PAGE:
Just wanted to share my thoughts on what I experience while attempting to watch the series as I found the music of choice stereotypical, annoying, unnecessary as well as ignorant. Just because is a series involving an African American lead, does not mean you have to place the types of music that is integrated throughout the episodes.
I haven’t seen it yet, but I’ll keep your criticism in mind when I do!
I enjoyed the series. It pushed some boundaries and brought up issues I didn’t think Saturday morning cartoons dealt with. But look at it from this perspective. Rap and hip-hop were starting to become really popular during this time. Trust a 90’s kid. I loved the show and it brought back so many memories of my childhood.
Also consider this, stereotyping wasn’t as big of a deal two decades ago. Was it wrong? OBVIOUSLY. But people didn’t mind it as much.
I have no problem with the music. The music fits the style of show they were going with.
To each there own. My question would be if you feel that way about Static Shock, do you feel the same about Black Lightning? I found the music jarring. It felt out of place but was going for the same cultural vibe.
I’ve never seen Black Lightning.
Given that Static’s creator, Dwayne McDuffie, was heavily involved in the entire run of the show, and given that he was never one to avoid biting the hand that fed him if he felt like he or his characters had been wronged (only Priest, who has probably been responsible for more of my favorite books than any other writer/editor, has been more eager to just throw a grenade at editorial) I think it’s safe to assume that the music is on point with what Virgil’s creator thought works for him. And, frankly, it’s on point with what the middle-class Black kids (like Virgil) I knew when the show was airing listened to (anecdotes like that don’t prove or disprove anything, but they’re enough to convince me that it’s not just “stereotypical”).
Half my school I attended was black and the warehouses I have worked are mainly black individuals. Being around that type of environment do you know what type of music they listened too??? Hip-Hop/Rap
Guys keep in mind BatWing23 might be African American themselves and might not need to be told what is and isn’t a stereotype
I can see where certainly today it could be viewed a stereotypical. There were certain predominantly and historically black neighborhoods where the rise of hip-hop and rap were being seen a point of pride. The fact that Snoop Dogg was ranking highly on the charts was embraced by the Long Beach community.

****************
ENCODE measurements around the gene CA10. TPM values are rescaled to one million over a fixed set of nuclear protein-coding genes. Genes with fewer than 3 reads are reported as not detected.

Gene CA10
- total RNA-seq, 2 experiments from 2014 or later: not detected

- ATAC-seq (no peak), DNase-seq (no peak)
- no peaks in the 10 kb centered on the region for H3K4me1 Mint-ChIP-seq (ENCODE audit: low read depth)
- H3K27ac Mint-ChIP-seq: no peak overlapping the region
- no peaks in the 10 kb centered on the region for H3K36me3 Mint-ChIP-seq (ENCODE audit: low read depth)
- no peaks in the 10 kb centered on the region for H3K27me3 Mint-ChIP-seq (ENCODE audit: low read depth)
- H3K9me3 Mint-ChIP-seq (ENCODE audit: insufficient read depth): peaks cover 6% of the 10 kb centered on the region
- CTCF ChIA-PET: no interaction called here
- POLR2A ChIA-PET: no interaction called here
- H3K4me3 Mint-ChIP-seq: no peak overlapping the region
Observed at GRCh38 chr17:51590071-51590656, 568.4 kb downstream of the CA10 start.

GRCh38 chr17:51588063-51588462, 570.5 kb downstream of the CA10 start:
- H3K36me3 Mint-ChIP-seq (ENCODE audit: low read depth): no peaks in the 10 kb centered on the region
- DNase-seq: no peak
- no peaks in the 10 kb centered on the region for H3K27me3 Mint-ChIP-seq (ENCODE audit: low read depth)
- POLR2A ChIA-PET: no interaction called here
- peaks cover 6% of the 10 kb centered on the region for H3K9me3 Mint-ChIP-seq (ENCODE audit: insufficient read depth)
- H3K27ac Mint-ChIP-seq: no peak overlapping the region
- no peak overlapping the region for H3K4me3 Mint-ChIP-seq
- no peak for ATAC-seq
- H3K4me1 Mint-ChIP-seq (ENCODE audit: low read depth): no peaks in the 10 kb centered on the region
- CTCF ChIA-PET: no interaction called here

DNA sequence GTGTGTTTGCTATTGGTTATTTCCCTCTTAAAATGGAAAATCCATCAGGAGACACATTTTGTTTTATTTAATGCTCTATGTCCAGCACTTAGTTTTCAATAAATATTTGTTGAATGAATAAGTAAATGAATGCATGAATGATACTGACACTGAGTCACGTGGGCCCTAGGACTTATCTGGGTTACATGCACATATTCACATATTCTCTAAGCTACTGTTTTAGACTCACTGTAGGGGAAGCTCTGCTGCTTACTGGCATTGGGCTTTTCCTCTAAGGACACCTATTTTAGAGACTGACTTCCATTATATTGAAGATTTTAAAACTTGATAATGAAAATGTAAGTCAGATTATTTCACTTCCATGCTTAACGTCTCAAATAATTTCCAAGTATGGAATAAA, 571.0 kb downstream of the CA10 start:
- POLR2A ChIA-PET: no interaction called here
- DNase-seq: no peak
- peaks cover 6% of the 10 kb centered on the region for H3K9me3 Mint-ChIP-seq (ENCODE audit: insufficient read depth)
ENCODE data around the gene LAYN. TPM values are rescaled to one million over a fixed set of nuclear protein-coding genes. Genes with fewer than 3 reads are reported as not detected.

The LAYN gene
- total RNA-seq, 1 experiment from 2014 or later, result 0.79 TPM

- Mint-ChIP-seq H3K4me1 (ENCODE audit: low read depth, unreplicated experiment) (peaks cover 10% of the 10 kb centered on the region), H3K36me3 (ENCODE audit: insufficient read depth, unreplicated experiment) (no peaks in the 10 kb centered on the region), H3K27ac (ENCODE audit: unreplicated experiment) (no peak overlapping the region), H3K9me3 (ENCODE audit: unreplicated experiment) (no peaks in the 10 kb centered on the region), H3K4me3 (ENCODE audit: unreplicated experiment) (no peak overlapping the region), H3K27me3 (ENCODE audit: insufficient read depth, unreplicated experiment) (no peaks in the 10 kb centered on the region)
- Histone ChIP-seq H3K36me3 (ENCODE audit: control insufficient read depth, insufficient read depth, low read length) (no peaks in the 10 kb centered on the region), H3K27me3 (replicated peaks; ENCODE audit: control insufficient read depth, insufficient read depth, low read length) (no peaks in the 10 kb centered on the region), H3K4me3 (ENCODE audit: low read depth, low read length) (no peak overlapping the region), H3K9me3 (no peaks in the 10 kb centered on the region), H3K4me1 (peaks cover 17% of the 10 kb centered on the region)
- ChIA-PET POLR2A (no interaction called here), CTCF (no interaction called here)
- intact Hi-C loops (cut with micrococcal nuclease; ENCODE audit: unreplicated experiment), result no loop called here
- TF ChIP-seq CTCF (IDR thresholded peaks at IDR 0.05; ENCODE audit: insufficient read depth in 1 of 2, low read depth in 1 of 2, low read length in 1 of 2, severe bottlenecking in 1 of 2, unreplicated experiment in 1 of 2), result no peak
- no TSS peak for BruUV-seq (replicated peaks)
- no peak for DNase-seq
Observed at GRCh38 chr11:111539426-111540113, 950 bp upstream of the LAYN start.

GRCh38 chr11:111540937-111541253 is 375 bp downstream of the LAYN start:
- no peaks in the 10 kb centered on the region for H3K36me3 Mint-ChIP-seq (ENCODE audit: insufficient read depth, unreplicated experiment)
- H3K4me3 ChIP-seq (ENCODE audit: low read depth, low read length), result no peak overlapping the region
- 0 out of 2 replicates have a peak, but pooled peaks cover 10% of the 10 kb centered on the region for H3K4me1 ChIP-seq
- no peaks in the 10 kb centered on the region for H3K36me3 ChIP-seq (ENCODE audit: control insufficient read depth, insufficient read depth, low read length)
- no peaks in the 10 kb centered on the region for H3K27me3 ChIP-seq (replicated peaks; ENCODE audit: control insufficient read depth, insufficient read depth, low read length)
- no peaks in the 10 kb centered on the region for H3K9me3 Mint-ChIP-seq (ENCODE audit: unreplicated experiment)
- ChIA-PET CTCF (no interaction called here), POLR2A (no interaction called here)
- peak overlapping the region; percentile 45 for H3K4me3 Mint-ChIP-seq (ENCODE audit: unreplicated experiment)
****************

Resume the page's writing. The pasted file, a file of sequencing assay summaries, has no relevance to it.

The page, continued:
So within the context of its time, I don’t recall it ever being viewed as such. In fact the opposite, a black superhero in kids animation and a major form of music coming from blacks making it into the mainstream.
Certainly the OP feels how they feel, I Those feeling for them are valid. But, there is no reference to the context of time that it was made in the original post.
Look at the Golden Age, there are plenty of really offensive stereotypes in those stories. Does that exclude or excuse them from being held up as to how race relations and non-whites were viewed and how messed up that was. ABSOLUTELY NOT. However, it also is reflective of the time they were created in, so it at least has a context. As we move to more diverse comics, we can hold those up as better examples of treating characters of color and characters within the LBGTQ community as starting to be given the dignity they deserve. However, that is also a product of the particular time we are in right now as well.
To add to DeSade with some of my personal experience; just a few years before Static, we had TLC do the theme for All That on top of their numerous hip hop musical guests. Kenan and Kel had Coolio for their theme, and this was shortly after Coolio made a guest appearance on the Muppet Babies. Missy Elliot even did the theme for Cousin Skeeter. The late 90’s and early 00’s loved hip hop in their shows, and did wonders for spreading that type of music to people who’d never be exposed to it from their parents or someone else. I got heavily into the Native Tongues after seeing a bunch of them preform on All That, and that formed a life long love of A Tribe Called Quest.
Coldsmoke don’t forget Chapel Show around 2004. Dave would have an artist he personally liked to perform at the end of his show. Maybe it’s different now but I was born right before the 90s and growing up during that time and people the same age of that demographic that is what they listened to. So that’s just my personal experience. Sorry to the OP if I sounded confrontational in my first post in this thread.
I see what you’re saying, but I feel like overall the show did more good for representation than bad, especially considering the time it came out. But that’s from my perspective.
it was a product of the times, but what I have seen many black static shock fans really liked it at the time and many still do. I personally tought it was really cool.
I’m a black man myself. I never found it offensive at all and like someone said it’s a product of its time. With that being said I do see how someone of this generation would find it offensive.
If you were offended with the music in this show, don’t watch black lightning hahahaha.
Tangential, but I do wish YJ would do a better job of integrating the Dakotaverse characters into the Earth-16/Apocalypse/Light storyline. Rocket has all but disappeared, Icon has been mute as far as I can recall, and Static was reduced to a punch line in S3.
Yeah. It especially sucks because it felt like they were setting both Rocket and Static up to be major characters but… nothing. Heck, literally the last we saw of Virgil he was just trying to console Jeff by literally saying nothing and then he disappeared.